To his consternation, a voluble banker whom he'd met the previous day appeared before him, greeted him with the kind of cheeriness that's always irritating early in the morning, and sat down in an adjoining deck chair. "Marvelous experience, this," said the banker, lifting his eyes in the general direction of the eclipse while extracting a folded copy of the Wall Street Journal from a pocket of his nautical blue blazer. He tried to read the paper in the gray light but gave up and dropped it on his lap.
He began to chatter about commodities and convertibles and price-earnings ratios. Horacel's eyes swept the near-empty decks. A middle-aged man at the rail was watching the eclipse through sunglasses. A steward strolled casually over and offered him one of the viewing devices the ship had been distributing. Horace was too far away too hear the conversation, but he saw the man's annoyed expression. Nevertheless, he accepted the viewer, waited until the steward had turned away, dropped it into a pocket, and went back to gazing at the Sun. The banker babbled on, fearful that the Fed would raise the prime rate again.
The wind was beginning to pick up.
The steward approached Horace and the banker, holding out the devices. "You don't want to look directly at it, gentlemen," he said. Horace took one. It consisted of a blue plastic tube about six inches wide, with a tinfoil disk attached to one end. "Point it toward the eclipse, sit," said the steward, "and it'll project the Sun's image onto the disk. You'll be able to watch in perfect safety." The tube was decorated with the ship's profile and name. Horace thanked him.
She was now twenty minutes late. But Amy had an eight-year-old daughter to take care of, so there was a degree of unpredictabillity in any rendezvous.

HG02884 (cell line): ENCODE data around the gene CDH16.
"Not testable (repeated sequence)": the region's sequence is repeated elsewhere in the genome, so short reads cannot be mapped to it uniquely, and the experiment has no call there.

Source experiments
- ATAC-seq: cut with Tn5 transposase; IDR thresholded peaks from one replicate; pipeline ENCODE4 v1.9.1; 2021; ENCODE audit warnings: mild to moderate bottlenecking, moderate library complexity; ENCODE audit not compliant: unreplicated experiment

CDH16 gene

He became aware suddenly that the banker had asked a question. "I'm sorry," Horace said. "My mind was elsewhere."
"No problem, partner." The man was finishing up with middle age. He was oversized and prosperous-looking. His hair was shoe-polish black, and the deck chair complained whenever he shifted weight. "I know just what you mean."
A deep dusk had settled over the ship. The banker cleared his throat and essayed a quick look at his watch. He had to raise his arm, so that the face of the instrument caught a reflection from a porthole. It seemed almost as if by consulting the time he was exercising control over the event. The last of the gray light drained from the sky and the corona blazed out, pale and somber. Horace heard awed conversation and drawing in of breath.
The stars emerged, and the ocean was swallowed up in the dark.
"Wonderful thing, nature," said the banker. "Beautiful."
Horace mumbled an appropriate response.
Over the course of an hour or so, the event concluded, the eclipse passed, and the banker went in to breakfast. Amy didn't show up, and the Merrivale plowed through a sea that remained gray and unsettled.
Horace stayed in his chair a long time. A damp chill had stolen over him. Later, wandering the decks, he saw Amy and her daughter at a dining table with several others. She was deep in animated conversation with a man Horace had seen going off the high-dive yesterday. He lingered for a moment but she never looked up.
It was as if the shadow that fell across the ship had touched the heart of the world.
Space Station L1, Percival Lowell Flight Deck. 8:03 A.M.
There was never a time we didn't know that the canals were bunk, that Percival Lowell's network of interconnecting lines, and the areas that darkened, in the summer as the water flowed, were just so much self-delusion.